Google will develop child-friendly Chrome and YouTube versions
Google is coming under increasing pressure to lead the charge in making the internet safer for children to use. Different countries have their own initiatives going which are catching out companies who are either unaware of regional or country-specific laws relating to privacy, children and the internet, or who simply flaunt the rules and think they can get away with it.
Pavni Diwanji is the Vice President of engineering at Google and is now responsible for the new initiative to make many of the Google products more accessible, kid friendly and safe for minors to use around the world. This is expected to be a long-term project to address the considerable challenge of how to make products suitable for children of different ages, maturities and intelligent capacity.
The aim of the project will be to make new versions of popular products like Google search, YouTube, Gmail, Chrome and others which will be suitable for children 12 years or younger. In the case of Google search, 40,000 queries a second are being processed by the search giant and clearly a good portion of those searches will be coming from young children and adolescents.
The slight shift in approach by taking individual online services and segmenting the market by age group is one that has been gradually evolving at Google. As the workforce ages and more of the workers become parents themselves, the question of how best to offer the services in a kid friendly way has been more on the mind of the team at Google. It is also fair to say that kids (and their parents) click on adverts and buy products and services, so making ad-supported Google services tailored more to the target market of children is good business too. Or maybe we're just being a little bit cynical.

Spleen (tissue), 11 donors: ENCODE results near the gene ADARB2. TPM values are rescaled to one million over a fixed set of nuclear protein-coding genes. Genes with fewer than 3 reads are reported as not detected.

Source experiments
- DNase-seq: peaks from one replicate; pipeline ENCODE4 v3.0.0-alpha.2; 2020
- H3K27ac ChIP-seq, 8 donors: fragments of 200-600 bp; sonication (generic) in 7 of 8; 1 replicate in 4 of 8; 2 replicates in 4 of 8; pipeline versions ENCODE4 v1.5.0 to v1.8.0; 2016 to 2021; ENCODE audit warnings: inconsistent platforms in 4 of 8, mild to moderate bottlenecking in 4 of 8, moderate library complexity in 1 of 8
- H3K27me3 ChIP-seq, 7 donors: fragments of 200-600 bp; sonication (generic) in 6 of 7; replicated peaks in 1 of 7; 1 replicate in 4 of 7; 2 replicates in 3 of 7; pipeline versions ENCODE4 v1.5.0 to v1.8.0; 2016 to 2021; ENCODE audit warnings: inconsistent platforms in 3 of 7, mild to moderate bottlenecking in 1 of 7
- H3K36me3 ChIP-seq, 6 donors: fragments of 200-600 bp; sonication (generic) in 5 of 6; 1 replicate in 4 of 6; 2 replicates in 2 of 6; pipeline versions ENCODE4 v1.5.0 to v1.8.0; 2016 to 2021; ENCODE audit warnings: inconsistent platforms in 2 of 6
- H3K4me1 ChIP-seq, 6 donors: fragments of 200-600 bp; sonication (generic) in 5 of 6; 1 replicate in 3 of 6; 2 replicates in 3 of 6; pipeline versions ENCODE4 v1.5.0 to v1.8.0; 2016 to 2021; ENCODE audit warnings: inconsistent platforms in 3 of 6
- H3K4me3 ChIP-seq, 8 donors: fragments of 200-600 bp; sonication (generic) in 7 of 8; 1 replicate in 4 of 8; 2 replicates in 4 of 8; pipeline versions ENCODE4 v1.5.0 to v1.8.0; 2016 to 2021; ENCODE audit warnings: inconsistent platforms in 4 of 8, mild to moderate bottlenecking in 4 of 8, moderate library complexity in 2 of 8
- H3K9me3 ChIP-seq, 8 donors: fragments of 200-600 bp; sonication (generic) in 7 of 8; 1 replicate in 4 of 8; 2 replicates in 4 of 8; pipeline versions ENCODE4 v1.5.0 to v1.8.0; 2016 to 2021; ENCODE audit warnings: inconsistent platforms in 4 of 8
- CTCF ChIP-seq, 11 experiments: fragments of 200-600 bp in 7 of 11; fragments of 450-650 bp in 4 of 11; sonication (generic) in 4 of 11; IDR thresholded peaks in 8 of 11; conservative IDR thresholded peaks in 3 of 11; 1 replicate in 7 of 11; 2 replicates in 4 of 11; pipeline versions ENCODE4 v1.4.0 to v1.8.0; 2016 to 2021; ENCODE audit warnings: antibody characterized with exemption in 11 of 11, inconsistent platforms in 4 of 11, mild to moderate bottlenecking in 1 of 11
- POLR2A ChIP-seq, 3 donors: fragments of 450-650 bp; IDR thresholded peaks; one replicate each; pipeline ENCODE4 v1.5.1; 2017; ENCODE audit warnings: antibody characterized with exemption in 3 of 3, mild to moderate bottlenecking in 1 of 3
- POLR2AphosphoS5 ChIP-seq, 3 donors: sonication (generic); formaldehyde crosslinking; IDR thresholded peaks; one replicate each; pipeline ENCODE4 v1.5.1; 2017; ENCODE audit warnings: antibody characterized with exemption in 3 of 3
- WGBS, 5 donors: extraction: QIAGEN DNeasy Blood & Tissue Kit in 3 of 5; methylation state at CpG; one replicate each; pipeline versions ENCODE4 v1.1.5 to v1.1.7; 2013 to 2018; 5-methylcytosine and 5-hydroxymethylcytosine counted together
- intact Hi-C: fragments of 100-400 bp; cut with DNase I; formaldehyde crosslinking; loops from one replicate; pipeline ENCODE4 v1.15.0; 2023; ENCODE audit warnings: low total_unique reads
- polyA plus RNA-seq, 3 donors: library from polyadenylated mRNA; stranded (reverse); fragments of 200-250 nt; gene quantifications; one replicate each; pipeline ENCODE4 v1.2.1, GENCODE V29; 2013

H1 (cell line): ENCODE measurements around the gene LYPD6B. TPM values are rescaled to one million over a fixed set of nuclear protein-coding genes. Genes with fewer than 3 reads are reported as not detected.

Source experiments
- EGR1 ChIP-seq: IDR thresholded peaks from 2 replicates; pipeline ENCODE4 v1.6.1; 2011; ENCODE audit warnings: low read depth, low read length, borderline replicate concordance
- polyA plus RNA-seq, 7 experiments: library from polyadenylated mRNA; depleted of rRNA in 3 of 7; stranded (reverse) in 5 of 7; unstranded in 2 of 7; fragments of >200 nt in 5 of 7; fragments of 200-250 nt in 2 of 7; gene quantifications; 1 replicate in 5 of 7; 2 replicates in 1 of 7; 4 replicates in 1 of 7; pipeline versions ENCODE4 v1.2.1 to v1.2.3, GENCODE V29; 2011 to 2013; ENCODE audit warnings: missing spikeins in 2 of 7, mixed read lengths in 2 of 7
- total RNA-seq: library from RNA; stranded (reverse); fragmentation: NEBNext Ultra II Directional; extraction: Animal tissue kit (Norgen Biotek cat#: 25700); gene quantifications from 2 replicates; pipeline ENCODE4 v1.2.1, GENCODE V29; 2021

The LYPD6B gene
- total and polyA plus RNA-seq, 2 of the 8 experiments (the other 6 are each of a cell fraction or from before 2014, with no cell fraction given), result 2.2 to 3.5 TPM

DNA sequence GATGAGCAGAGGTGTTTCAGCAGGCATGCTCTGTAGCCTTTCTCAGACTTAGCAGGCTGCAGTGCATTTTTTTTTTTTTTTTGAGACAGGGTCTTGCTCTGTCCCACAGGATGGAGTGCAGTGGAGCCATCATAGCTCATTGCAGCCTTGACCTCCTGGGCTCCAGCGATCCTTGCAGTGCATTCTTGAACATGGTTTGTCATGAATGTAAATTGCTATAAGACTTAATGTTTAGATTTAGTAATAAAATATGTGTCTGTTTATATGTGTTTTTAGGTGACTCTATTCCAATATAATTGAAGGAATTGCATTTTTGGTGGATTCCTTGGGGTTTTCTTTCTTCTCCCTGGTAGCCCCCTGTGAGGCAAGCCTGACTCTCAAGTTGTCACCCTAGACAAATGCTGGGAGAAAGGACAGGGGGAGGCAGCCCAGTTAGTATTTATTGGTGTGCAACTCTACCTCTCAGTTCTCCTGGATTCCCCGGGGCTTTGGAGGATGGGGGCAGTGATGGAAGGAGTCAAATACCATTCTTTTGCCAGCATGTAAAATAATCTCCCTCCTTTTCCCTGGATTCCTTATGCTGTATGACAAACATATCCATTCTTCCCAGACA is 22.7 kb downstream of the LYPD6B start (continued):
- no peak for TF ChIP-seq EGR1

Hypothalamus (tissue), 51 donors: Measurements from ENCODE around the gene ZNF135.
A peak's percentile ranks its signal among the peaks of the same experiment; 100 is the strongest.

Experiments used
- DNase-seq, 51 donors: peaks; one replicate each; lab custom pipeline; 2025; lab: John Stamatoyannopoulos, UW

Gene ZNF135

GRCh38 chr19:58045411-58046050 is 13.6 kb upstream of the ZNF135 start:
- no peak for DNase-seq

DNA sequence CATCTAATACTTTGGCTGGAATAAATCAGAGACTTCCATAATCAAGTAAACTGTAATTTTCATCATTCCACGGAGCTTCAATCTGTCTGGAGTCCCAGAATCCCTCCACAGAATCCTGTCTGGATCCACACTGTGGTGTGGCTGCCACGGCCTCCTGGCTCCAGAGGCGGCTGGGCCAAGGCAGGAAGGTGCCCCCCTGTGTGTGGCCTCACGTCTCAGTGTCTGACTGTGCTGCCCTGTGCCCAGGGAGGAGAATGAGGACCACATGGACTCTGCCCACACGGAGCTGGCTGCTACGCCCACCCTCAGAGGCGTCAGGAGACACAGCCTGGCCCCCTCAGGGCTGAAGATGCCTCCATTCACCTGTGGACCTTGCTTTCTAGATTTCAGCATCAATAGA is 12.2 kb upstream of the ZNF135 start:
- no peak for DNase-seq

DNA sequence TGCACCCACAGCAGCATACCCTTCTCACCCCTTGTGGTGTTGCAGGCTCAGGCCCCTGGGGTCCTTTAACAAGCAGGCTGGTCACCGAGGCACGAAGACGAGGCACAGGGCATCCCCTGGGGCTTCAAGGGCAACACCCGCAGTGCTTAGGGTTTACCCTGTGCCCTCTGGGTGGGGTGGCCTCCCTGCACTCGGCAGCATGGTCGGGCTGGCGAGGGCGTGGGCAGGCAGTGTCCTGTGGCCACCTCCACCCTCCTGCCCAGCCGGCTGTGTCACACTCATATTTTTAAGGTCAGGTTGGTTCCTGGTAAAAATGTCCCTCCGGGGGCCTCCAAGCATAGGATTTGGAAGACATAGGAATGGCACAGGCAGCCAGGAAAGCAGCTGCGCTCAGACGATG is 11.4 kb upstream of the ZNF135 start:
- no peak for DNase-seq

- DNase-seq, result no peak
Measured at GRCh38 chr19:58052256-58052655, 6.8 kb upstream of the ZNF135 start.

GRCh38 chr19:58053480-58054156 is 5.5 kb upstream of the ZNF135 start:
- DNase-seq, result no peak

No Schedule Announced
There is no scheduled dates for when individual services like Gmail or YouTube will see changes. Clearly though the patter of tiny feet is being heard in the halls at Google central because more services are coming out which are aimed at a younger audience. These include Doodle 4 Google, Maker Camp, and Made with Code which involved kids from both sides of the US coastline creating programs to decide how to light up the Christmas trees that now stand at the White House.
The move is controversial because previously online approaches to kids under the age of 13 has been deemed unpopular and many online companies have avoided it. It appears here that Google is trying to take the high ground with a fun, teachable offering rather than a commercial one. At least initially.
The Federal Trade Commission's Children's Online Privacy Protection Act is the thing to look out for when it comes to mining data involving children. There are restrictions about what information can be collected when it comes to dealing with child visitors to a web site or even child app users. So far 20 companies have been hit with fines with Yelp being hit with a $450,000 fine for not including an age check in their Yelp ratings app.
The COPPA act itself continues to evolve with new provisions covering photo content and voice transmissions on social sites, geo location information gathering and more.
Parents have good reason to be concerned about what their kids can find on the internet. It came to light that celebrities Brad Pitt and Angelina Jolie employ someone to protect their computers so their kids don't see things they shouldn't; this was done apparently because both parents are not especially tech savvy and knew it. For the less deep pocketed among us, changes such as those afoot at Google and software like Net Nanny or Snappy Internet Control which can help to block questionable sites, are useful for parents to consider.